“Well cake tasting didn’t go as planned today,” Brandi Ray published to Facebook in late February 2019, attaching a screenshot of a text conversation she had with the owner of a bakery in Dickson County, Tennessee. The text read, “I truly wish you the best, but after realizing that your union will be of the same sex, I cannot with my spiritual conviction and beliefs do your cake.” Earlier that day Brandi and her bridesmaid had come into the store to pick out a cake for Brandi’s upcoming wedding to Michele Schmidt, her longtime partner. Brandi looked at a few of the design options, tasted some of the cakes, and decided on one. Throughout the tasting, Brandi and her bridesmaid discussed the wedding openly, referred to Michele with female pronouns, spoke about “brides” in the plural form, and after hiring the bakery to sell the cake, wrote out the names of the people getting married: Brandi and Michele.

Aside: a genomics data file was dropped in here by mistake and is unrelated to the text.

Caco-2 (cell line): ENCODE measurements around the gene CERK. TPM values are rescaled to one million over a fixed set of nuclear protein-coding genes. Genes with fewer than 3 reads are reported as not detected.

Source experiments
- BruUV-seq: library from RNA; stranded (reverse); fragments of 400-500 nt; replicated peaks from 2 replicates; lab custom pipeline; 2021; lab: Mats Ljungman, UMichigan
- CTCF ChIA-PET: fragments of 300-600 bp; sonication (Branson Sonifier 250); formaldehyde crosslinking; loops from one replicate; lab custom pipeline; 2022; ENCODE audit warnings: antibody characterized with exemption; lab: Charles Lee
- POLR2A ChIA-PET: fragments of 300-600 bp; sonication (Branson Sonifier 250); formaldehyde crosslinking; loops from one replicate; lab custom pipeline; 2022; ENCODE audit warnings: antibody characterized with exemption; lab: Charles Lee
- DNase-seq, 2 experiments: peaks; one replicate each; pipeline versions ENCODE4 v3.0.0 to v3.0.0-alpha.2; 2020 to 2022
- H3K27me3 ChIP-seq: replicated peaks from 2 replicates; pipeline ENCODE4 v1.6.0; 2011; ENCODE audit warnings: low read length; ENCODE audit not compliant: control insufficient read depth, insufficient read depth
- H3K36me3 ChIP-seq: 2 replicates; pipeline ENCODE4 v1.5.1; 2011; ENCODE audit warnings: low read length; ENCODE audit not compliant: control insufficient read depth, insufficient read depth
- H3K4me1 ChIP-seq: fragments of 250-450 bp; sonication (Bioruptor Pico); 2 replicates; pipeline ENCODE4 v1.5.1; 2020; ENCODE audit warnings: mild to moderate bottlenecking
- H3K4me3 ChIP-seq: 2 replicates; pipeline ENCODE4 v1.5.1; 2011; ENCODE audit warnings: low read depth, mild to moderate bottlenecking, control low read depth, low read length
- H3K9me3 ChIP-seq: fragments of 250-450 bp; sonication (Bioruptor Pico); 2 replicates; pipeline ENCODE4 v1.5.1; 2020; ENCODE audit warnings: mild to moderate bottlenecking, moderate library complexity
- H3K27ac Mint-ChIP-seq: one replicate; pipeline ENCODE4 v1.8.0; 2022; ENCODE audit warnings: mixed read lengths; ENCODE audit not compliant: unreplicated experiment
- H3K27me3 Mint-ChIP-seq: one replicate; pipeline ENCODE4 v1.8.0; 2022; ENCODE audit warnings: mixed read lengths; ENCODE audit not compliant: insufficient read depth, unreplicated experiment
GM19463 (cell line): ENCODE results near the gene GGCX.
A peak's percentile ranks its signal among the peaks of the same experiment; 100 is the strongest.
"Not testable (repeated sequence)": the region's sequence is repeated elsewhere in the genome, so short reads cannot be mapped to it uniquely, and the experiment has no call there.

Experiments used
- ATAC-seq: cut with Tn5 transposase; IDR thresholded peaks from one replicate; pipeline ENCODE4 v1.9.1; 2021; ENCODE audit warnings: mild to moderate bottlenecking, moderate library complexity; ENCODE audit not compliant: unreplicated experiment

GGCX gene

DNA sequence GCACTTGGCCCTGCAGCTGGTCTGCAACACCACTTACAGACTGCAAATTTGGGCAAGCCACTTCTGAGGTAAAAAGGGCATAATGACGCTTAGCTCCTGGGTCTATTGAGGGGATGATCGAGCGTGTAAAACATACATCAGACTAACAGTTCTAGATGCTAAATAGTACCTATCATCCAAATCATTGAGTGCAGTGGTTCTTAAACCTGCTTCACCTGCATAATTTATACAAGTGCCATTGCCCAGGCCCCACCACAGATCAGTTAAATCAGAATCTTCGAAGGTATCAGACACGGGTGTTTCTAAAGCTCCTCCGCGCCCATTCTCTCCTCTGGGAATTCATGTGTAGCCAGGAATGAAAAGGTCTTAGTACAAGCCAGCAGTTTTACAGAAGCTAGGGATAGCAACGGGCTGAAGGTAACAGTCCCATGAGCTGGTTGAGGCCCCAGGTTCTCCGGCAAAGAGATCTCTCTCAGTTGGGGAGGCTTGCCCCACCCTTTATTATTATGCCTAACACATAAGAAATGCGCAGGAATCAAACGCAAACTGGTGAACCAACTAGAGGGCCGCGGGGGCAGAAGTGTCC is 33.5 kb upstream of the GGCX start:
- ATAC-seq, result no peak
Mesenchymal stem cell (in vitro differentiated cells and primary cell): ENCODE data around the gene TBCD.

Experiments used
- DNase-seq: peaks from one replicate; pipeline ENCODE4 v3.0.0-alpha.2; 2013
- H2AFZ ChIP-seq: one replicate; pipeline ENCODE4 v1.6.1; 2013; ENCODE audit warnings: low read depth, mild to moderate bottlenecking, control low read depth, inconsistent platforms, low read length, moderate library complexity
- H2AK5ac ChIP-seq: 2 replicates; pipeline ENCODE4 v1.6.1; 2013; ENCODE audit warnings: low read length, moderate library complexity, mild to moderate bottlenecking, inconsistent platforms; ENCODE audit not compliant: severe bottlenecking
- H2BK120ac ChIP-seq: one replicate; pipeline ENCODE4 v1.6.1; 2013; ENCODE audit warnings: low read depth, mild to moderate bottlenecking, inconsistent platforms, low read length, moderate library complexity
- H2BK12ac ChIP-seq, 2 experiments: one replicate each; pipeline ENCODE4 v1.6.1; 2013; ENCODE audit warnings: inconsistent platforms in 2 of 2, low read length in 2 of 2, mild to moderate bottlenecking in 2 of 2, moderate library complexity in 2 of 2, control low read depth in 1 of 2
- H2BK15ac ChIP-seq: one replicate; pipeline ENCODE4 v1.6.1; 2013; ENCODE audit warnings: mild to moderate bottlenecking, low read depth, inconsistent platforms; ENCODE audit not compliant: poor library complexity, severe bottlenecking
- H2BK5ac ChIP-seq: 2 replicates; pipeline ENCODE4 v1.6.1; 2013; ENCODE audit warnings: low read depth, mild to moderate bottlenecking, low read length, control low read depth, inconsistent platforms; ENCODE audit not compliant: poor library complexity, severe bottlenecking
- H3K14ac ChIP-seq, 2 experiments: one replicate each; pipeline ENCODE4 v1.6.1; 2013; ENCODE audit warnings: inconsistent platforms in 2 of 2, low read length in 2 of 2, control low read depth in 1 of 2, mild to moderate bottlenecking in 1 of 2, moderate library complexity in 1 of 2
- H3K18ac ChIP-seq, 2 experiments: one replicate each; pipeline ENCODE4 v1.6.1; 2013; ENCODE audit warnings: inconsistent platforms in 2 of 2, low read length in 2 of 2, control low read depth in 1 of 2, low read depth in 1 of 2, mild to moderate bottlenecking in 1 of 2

The text message denying service to Brandi and Michele because of their sexual orientation came a few hours later. It came as a shock to Brandi, and as she dug deeper, she learned that the bakery had a history of discriminatory behavior. “They said they had denied more than one couple cakes,” Brandi said.
Brandi and Michele’s story, in some ways, has a happy ending: Their public sharing of their story provoked a flood of support from family, friends, the greater Tennessee community, and Southerners across the region. One famous Southerner in Nashville, Jay Qualls reached out to Brandi and Michele and offered to design their cake, at no cost. “This is so discriminatory. It has to stop. When you are serving the public, you have to be willing to serve all the public.”